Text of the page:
Subject: Sex Trade Flourishing
From: Jenny Stanger (firstname.lastname@example.org)
Date: Thu Feb 24 2000 - 10:52:46 EST
Sex trade flourishing, US says
By Paul Shepard, Associated Press, 2/23/2000
WASHINGTON - With as many as 2 million women worldwide forced into sexual
slavery, the sex trade seems to have replaced narcotics as the favored
illegal trade activity, White House officials said at a Senate hearing
Harold Koh, assistant secretary of state for democracy, human rights, and
labor, said international criminals are moving away from ''guns and drugs''
to marketing women. ''There are weaker restraints and growing demand,'' Koh
told the Senate Foreign Relations subcommittee on Near Eastern and Southern
Republican Senator Sam Brownback of Kansas, who was chairman of the hearing,
spoke of meeting some female victims during recent travels to Asia and
called the trade ''the greatest manifestation of slavery in the world
today.'' ''They are told they will be taking a job as a nanny and are given
money. Then they are taken across a border and held against their will,'' he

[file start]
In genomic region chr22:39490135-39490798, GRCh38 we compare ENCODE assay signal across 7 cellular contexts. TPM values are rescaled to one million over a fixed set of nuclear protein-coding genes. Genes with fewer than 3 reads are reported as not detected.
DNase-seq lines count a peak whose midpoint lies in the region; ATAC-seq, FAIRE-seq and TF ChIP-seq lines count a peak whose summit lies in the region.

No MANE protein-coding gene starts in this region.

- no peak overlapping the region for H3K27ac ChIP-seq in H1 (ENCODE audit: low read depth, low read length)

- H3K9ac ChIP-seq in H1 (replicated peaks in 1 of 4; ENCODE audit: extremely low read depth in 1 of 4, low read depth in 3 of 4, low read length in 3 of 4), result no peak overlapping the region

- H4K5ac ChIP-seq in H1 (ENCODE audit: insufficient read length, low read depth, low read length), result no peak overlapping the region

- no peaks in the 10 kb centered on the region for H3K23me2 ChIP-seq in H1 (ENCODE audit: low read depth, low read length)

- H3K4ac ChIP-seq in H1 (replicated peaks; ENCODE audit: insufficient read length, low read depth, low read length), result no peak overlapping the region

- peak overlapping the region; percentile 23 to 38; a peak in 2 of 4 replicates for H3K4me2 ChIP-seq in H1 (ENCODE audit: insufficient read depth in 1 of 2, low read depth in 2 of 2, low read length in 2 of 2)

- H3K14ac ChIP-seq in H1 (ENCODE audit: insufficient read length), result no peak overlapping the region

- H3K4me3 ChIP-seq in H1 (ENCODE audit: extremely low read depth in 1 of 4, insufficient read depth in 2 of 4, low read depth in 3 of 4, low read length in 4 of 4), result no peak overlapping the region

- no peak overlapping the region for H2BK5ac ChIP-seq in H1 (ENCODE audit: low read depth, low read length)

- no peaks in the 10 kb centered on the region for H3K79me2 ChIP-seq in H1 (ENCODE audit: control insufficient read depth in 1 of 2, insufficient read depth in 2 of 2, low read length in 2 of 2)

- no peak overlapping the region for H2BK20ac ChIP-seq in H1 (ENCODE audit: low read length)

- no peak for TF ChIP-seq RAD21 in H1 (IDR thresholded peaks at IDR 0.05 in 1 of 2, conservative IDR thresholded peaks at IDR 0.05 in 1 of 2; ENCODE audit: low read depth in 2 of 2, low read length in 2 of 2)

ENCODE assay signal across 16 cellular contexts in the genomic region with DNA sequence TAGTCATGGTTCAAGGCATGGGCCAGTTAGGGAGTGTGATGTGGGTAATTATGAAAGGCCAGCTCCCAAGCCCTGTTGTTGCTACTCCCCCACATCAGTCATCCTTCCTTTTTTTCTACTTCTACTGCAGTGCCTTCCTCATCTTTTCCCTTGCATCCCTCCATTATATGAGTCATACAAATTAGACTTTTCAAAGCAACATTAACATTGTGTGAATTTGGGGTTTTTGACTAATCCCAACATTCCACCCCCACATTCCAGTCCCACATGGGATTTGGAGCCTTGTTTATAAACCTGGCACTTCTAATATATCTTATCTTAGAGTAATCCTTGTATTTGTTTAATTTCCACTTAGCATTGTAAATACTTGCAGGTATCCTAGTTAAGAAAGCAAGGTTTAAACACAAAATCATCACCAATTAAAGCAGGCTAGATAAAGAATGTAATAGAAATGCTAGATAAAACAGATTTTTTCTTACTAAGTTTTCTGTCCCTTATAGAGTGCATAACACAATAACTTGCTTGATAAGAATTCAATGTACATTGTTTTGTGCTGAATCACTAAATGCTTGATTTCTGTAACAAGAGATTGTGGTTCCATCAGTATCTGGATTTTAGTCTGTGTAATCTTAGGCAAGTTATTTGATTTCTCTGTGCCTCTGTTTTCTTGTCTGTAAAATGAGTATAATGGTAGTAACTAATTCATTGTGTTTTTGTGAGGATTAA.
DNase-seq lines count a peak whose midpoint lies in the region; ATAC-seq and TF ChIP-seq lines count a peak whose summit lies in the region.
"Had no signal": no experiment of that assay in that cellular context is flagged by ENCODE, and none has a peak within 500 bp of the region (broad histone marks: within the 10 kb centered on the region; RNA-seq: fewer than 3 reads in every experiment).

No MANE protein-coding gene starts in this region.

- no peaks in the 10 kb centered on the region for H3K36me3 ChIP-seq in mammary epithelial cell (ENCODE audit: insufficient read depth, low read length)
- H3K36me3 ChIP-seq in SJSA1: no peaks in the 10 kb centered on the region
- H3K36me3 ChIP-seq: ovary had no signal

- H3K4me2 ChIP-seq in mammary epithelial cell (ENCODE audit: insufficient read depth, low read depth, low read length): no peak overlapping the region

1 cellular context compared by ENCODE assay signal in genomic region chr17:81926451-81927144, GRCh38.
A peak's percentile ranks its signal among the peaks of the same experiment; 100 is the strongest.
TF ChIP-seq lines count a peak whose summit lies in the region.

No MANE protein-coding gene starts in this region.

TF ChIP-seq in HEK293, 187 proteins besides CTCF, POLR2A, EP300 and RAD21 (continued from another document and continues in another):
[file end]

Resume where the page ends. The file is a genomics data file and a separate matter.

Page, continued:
A woman called Inez and disguised to protect her identity testified that she
was forced into a life of sexual slavery in the United States by traffickers
in her native Mexico.
She said she was duped by men who promised her work at a restaurant but said
she owed them a ''smuggling fee'' of $2,500 that she had to pay off by
selling herself to men.
Solid numbers on the scope of the problem are hard to come by, but best
estimates show at least 50,000 women are brought into the United States
annually for forced labor, officials said.
Bills aimed at curbing trafficking have been introduced in the House and
This story ran on page A6 of the Boston Globe on 2/23/2000.
© Copyright 2000 Globe Newspaper Company.
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